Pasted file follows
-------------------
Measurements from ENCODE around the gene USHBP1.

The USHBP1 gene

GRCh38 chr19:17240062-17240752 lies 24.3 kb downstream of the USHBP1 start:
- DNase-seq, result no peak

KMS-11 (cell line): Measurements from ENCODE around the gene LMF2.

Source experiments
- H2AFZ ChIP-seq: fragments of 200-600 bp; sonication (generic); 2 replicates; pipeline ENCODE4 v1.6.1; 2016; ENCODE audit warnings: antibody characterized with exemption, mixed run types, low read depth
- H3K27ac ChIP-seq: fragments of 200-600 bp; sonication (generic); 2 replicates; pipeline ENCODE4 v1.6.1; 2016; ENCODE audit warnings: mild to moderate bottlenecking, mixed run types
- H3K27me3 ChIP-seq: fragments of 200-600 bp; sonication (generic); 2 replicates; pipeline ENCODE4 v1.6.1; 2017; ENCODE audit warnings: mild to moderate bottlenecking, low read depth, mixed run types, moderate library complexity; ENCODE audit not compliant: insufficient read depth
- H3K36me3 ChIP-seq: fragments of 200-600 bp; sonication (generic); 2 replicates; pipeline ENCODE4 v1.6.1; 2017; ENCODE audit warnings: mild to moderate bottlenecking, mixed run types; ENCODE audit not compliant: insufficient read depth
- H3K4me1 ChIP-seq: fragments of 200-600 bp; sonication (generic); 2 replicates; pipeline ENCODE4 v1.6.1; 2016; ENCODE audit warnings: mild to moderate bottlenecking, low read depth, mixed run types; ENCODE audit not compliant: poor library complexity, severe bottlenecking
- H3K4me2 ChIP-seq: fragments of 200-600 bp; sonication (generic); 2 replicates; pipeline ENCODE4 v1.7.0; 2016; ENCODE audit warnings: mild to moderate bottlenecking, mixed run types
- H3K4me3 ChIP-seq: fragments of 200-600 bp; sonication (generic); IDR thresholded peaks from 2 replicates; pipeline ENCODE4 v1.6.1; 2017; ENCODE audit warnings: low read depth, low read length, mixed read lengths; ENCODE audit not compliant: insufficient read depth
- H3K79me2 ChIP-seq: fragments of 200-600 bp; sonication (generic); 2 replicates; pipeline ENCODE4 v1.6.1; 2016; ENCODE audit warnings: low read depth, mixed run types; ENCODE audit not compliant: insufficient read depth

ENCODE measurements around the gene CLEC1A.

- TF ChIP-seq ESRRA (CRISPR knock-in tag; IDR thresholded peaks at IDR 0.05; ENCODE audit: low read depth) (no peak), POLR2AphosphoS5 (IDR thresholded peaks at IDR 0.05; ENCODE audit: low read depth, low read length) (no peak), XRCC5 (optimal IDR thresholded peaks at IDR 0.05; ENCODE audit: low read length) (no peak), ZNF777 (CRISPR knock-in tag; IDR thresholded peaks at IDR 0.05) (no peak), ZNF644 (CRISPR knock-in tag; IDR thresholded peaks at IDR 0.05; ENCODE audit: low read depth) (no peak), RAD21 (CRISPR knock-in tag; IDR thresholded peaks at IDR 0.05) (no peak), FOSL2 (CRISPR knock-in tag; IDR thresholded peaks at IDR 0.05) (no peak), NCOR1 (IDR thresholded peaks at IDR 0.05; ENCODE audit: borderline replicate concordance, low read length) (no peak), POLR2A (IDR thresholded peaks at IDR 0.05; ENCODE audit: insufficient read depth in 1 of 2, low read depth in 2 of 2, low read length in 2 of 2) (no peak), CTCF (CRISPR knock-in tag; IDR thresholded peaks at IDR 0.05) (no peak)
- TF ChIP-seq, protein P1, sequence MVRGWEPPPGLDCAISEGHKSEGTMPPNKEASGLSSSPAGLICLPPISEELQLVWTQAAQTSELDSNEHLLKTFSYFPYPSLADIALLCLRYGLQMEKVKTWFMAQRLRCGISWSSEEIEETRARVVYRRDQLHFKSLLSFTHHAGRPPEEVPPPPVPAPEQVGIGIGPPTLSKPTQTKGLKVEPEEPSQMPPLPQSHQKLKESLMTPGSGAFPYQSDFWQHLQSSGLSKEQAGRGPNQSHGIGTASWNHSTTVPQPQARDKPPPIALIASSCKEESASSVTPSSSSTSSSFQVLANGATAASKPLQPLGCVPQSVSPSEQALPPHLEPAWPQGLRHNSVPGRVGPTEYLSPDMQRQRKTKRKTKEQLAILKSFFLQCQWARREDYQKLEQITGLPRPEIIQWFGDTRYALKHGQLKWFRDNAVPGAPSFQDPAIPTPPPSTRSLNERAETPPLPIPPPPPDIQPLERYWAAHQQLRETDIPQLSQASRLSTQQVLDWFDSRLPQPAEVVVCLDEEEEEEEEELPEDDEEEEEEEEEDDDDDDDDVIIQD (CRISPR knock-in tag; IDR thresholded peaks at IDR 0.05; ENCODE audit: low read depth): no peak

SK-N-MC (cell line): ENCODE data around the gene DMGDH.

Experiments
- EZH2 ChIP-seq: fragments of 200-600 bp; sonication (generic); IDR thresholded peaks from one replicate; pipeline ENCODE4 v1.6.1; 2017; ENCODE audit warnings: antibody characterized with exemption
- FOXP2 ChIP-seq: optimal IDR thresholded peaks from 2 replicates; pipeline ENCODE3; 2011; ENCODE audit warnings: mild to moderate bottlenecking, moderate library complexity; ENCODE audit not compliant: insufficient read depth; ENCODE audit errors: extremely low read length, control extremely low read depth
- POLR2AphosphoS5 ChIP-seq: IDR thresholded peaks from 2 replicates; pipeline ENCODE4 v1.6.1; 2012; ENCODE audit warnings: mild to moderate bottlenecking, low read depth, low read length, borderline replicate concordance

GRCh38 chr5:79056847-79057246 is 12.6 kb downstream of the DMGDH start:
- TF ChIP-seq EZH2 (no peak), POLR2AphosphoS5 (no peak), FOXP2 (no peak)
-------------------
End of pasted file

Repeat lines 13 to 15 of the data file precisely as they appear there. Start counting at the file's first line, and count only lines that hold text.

- H3K4me3 ChIP-seq: fragments of 200-600 bp; sonication (generic); IDR thresholded peaks from 2 replicates; pipeline ENCODE4 v1.6.1; 2017; ENCODE audit warnings: low read depth, low read length, mixed read lengths; ENCODE audit not compliant: insufficient read depth
- H3K79me2 ChIP-seq: fragments of 200-600 bp; sonication (generic); 2 replicates; pipeline ENCODE4 v1.6.1; 2016; ENCODE audit warnings: low read depth, mixed run types; ENCODE audit not compliant: insufficient read depth

ENCODE measurements around the gene CLEC1A.